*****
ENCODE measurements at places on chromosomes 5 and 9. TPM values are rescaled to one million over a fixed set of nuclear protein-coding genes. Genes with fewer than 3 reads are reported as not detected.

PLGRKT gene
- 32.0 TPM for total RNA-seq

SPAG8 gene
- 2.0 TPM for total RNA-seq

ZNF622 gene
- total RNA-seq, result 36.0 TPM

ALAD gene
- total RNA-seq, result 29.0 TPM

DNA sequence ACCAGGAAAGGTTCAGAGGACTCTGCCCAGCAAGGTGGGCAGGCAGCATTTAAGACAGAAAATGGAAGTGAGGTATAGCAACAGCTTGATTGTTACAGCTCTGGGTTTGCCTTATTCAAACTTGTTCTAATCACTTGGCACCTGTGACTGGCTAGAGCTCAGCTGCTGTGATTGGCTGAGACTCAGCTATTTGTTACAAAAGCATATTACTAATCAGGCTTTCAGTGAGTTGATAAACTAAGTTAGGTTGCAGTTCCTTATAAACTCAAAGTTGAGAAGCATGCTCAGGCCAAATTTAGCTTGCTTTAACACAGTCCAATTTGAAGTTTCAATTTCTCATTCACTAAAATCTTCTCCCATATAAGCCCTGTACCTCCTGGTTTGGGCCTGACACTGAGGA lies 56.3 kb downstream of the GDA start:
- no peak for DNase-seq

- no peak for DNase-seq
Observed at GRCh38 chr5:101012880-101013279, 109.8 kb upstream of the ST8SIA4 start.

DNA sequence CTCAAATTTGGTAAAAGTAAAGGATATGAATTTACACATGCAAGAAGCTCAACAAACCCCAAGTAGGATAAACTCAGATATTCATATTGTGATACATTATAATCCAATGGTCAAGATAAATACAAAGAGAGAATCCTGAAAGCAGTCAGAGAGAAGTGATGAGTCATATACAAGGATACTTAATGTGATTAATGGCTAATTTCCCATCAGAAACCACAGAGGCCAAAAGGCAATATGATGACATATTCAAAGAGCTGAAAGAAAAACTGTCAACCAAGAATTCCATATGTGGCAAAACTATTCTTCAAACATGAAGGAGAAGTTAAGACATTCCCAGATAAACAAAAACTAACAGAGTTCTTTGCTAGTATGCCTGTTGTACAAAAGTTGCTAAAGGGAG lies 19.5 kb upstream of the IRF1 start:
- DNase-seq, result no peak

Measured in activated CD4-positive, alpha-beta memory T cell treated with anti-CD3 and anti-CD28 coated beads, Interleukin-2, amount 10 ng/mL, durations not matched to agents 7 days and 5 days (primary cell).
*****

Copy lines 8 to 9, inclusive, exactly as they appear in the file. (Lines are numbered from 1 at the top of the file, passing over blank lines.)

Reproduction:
ALAD gene
- total RNA-seq, result 29.0 TPM